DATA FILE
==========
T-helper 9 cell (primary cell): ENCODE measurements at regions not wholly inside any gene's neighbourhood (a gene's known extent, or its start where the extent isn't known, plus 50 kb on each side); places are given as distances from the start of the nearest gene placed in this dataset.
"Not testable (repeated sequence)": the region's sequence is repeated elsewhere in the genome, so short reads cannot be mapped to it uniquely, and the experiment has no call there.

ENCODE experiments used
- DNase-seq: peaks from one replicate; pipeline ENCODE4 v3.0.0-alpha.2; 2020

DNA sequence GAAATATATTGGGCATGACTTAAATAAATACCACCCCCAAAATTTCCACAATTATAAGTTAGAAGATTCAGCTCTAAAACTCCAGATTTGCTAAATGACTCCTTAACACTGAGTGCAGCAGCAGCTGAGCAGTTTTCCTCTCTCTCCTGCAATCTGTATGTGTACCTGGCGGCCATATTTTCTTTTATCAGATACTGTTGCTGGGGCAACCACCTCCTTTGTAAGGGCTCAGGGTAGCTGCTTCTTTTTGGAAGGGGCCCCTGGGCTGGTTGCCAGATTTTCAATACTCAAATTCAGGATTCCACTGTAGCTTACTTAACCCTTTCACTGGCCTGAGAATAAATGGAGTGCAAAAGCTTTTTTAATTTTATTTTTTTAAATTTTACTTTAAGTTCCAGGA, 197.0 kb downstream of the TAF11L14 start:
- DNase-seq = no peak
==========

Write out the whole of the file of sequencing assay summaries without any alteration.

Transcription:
T-helper 9 cell (primary cell): ENCODE measurements at regions not wholly inside any gene's neighbourhood (a gene's known extent, or its start where the extent isn't known, plus 50 kb on each side); places are given as distances from the start of the nearest gene placed in this dataset.
"Not testable (repeated sequence)": the region's sequence is repeated elsewhere in the genome, so short reads cannot be mapped to it uniquely, and the experiment has no call there.

ENCODE experiments used
- DNase-seq: peaks from one replicate; pipeline ENCODE4 v3.0.0-alpha.2; 2020

DNA sequence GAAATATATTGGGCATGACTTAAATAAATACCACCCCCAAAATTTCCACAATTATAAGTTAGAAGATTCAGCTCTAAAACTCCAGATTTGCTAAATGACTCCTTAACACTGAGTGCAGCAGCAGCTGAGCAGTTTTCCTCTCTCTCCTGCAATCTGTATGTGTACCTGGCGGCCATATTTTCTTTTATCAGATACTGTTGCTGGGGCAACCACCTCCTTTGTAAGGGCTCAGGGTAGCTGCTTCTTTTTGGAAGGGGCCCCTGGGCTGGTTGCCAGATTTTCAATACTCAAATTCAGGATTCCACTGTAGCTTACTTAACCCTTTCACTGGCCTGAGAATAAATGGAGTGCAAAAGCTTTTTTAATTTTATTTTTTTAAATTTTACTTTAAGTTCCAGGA, 197.0 kb downstream of the TAF11L14 start:
- DNase-seq = no peak